Miish is considered useful among the Tongva in treating many ailments.  Many parts of the plant can be used to treat wounds, cuts, and other injuries.  Hemorrhaging wounds may be healed by applying rhizomes from the plant.  Burns are calmed by applying miish leaves that have been chewed.  Swellings as well as rheumatism are treated by bathing the area in a wash made from the leaves.  Another way to treat burns, cuts, or sores is to apply a poultice made from the stems.  Alternatively, cuts and sores can be covered by “fluff” taken from miish. 

 The Tongva people also use miish to help gastrointestinal ailments.  To treat diarrhea, stems are cooked and eaten.  The flowers may also be eaten to treat diarrhea.  To get rid of intestinal worms, the stems are cooked and eaten.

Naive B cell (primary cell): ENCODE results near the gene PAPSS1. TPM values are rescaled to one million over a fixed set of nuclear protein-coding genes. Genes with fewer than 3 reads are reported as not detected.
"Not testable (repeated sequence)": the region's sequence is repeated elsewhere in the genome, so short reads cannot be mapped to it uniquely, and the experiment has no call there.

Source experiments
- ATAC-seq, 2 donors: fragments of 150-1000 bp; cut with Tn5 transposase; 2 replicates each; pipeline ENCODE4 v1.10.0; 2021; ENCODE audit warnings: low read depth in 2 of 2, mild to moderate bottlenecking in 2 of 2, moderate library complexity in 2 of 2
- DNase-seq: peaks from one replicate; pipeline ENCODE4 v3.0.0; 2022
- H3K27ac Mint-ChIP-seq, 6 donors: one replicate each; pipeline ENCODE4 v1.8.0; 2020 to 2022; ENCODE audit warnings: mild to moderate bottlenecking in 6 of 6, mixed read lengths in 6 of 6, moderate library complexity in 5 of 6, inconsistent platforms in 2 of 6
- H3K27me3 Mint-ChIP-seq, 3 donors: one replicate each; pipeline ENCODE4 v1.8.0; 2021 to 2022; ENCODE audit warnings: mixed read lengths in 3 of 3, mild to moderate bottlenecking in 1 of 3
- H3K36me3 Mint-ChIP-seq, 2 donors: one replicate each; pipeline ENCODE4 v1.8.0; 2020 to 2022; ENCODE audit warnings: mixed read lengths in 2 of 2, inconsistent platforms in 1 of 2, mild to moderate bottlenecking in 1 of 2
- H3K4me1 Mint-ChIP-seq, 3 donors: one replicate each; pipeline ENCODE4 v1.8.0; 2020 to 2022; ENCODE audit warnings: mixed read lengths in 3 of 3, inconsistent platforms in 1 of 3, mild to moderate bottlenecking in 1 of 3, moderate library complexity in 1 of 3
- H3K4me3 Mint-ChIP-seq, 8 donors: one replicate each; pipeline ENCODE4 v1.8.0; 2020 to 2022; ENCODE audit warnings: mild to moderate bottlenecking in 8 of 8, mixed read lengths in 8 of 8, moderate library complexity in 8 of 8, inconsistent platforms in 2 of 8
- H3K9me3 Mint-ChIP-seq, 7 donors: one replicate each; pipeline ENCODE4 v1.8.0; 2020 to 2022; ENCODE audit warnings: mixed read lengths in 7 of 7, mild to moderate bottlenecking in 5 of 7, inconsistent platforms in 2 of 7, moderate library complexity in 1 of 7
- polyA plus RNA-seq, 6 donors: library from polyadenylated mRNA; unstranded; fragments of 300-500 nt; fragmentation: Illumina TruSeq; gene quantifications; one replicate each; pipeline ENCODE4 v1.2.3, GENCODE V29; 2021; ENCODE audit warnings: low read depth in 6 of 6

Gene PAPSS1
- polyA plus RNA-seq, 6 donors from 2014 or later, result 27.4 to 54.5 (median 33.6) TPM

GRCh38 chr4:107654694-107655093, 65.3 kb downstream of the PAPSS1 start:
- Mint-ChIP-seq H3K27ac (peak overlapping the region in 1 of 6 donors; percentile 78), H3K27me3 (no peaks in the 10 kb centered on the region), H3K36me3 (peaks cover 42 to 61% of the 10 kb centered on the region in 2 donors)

Many important non-medicinal uses for miish exist as well.  Seeds from the plant, as well as the rhizomes, may be eaten as food, raw or cooked.  The pollen from miish can be made into small cakes.  Ceremonial paint may be created by using pollen.  Also, diapers may be made using the leaves as a basic material. 

Miish provide important material for construction.  The leaves are used as a caulking material for the red-wood plank canoes (Ti’ats), as well as for the reed and willow homes (Kich). 

Typha angustifolia

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©  Mario Incayawar, M.D., 2010

Disclaimer: All material provided here is for educational purposes only. Consult your own physician regarding the applicability of any opinions or recommendations with respect to your symptoms or medical condition.